Marine minister Simon Coveney describes tragic loss of family in Buncrana as 'heartbreaking'
Published 21/03/2016 | 16:50
Marine minister Simon Coveney has described the tragic loss of a family in Buncrana as "heartbreaking".
Two adults and three children died and a four-month-old infant was rescued after their car plunged into the sea off a pier in Co Donegal last night.
Sean McGrotty (46), his sons Mark (12) and Evan (8), his mother-in-law Ruth Daniels (57) and her 15-year-old daughter Jodie Lee, all died after the Audi vehicle slid off the pier.
Baby Rionaghac-Ann, who is only four months old, survived the tragedy and is in a stable condition.
The horrific incident happened in Buncrana around 7.15pm at a popular Wild Atlantic Way stop-off point for tourists wanting to watch the sun set over Lough Swilly.
Speaking at a Defence Forces event in Dundalk, Mr Coveney said:
"It's just heartbreaking. I was listening to the description of what happened on the radio when I was in the car earlier, when I was on the way to Dundalk. This is just so, so sad. I don't quite know how it happened. I think people are still trying to get their heads around how it happened. My heart goes out to the families involved and to the friends of the people involved."
"Also, I want to thank the rescue services for the work they have done and have been doing. We shouldn't forget that they are volunteers and of course the heroic effort to save the child, a baby, which again needs recognition."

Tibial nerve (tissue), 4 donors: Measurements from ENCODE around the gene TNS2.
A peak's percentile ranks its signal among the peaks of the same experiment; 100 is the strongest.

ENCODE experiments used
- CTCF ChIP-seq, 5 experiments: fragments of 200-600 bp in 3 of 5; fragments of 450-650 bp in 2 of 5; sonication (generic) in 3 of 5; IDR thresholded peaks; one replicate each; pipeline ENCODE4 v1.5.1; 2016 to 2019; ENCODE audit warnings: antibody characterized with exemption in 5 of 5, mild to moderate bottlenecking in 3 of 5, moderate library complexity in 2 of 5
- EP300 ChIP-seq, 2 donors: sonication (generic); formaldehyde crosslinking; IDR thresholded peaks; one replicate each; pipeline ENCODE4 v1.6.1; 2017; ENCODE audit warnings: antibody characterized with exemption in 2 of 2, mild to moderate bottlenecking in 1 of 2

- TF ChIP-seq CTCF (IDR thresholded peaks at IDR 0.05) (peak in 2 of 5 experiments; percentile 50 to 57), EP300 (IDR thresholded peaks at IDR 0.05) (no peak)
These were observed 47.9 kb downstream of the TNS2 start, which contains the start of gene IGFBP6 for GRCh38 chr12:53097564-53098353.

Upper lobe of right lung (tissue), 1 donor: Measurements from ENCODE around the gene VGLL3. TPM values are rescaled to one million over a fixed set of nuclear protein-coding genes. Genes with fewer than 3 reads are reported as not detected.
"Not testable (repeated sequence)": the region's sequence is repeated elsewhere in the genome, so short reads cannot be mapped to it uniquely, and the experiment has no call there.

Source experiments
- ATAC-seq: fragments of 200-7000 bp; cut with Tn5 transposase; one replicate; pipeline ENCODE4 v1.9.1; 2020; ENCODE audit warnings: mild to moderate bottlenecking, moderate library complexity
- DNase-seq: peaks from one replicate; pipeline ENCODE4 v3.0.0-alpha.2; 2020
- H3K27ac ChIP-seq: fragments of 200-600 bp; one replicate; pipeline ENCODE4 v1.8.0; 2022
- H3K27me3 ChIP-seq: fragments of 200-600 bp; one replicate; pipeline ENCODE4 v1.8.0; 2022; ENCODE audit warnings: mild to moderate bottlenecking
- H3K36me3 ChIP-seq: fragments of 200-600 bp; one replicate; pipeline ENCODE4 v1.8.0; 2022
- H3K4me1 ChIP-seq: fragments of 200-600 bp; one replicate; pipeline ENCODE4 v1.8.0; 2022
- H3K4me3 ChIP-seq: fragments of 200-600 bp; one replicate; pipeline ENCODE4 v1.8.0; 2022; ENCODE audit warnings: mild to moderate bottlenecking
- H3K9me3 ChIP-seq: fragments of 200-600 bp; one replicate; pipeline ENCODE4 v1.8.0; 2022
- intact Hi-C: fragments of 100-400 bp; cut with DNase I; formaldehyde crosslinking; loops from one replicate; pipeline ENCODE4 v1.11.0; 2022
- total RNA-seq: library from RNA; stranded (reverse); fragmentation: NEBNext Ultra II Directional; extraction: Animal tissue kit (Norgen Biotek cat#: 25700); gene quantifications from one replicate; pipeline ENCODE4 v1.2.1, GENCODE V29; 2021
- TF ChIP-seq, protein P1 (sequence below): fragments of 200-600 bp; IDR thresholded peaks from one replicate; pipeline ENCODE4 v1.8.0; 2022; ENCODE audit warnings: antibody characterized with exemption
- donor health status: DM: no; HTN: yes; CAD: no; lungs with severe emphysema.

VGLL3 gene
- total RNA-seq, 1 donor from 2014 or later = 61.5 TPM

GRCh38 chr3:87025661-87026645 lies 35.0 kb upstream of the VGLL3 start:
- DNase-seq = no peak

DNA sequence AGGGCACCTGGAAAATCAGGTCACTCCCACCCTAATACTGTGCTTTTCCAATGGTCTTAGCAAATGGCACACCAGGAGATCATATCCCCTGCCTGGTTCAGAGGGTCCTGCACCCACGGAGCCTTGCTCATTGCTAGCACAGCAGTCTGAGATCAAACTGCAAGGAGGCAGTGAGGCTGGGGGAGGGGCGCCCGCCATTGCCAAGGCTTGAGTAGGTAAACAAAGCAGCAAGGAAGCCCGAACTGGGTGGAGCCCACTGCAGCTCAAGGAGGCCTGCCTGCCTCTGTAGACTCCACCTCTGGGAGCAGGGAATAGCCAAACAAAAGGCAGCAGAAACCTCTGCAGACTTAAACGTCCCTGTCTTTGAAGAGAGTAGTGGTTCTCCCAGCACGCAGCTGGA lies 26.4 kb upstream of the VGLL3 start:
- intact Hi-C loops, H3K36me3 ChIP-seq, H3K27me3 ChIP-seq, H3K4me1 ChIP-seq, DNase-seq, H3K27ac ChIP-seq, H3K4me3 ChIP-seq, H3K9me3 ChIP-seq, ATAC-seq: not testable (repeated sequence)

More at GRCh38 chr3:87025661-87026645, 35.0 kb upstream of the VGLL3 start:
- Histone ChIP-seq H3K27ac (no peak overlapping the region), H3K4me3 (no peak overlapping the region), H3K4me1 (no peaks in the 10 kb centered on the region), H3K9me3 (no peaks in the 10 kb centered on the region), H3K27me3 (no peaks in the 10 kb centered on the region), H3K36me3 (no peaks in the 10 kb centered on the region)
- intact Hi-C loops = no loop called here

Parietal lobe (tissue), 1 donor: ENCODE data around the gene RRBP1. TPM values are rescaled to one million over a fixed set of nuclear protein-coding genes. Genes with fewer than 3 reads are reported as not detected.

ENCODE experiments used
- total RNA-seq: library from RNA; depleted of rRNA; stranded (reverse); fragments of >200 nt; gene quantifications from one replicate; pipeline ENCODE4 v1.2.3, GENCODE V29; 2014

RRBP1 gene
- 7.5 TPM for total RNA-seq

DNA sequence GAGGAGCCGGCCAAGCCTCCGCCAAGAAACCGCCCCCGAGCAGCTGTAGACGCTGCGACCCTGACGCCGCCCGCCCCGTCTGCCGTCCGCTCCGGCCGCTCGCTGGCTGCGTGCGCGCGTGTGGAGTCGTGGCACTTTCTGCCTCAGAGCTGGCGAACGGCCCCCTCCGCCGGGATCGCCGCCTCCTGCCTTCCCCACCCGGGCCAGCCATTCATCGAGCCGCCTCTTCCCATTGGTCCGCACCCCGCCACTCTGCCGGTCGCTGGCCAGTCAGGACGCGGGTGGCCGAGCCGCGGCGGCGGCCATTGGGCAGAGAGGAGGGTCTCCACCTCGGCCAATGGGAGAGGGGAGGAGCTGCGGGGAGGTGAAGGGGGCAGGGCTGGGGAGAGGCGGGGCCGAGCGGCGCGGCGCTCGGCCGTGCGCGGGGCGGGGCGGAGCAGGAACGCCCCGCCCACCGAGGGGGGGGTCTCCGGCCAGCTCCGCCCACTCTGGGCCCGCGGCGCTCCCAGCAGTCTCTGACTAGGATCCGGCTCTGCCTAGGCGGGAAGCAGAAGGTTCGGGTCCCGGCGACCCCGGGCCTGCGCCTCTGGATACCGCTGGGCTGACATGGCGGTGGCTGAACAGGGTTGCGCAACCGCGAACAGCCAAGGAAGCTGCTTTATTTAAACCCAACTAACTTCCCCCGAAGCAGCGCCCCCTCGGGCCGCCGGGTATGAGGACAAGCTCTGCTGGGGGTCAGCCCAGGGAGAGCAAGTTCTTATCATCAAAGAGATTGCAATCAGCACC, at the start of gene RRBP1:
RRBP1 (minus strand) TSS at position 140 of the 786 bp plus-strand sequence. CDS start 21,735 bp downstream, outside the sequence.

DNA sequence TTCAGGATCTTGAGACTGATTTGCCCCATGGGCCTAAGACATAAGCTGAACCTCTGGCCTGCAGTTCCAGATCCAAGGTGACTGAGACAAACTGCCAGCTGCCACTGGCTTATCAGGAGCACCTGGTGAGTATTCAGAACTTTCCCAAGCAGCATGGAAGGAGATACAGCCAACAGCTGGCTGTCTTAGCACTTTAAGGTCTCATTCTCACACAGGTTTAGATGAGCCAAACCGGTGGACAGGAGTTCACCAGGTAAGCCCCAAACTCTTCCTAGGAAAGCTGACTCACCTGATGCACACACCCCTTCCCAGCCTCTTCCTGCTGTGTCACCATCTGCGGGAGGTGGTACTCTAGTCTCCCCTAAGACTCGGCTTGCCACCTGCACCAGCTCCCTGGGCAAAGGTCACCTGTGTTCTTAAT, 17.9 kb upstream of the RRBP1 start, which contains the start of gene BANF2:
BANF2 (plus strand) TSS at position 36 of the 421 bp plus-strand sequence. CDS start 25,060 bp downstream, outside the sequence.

"I think our focus needs to be on the people who are directly affected now - whether they be volunteers or they be people who have lost loved ones. I think that's what everybody should be focused on."
Mr Coveney said he would await the results of an investigation into the tragedy.
"To be honest, what I know about that tragedy is what I've heard in the media. Of course, we'll find out an awful lot more in the coming days but when you have the extent of tragedy that we've seen, I think the focus needs to be on supporting people who are grieving right now. In time, we'll find out exactly what happened and hopefully learn some lessons from it. But I think for today and for the immediate future, we should focus on trying to support people."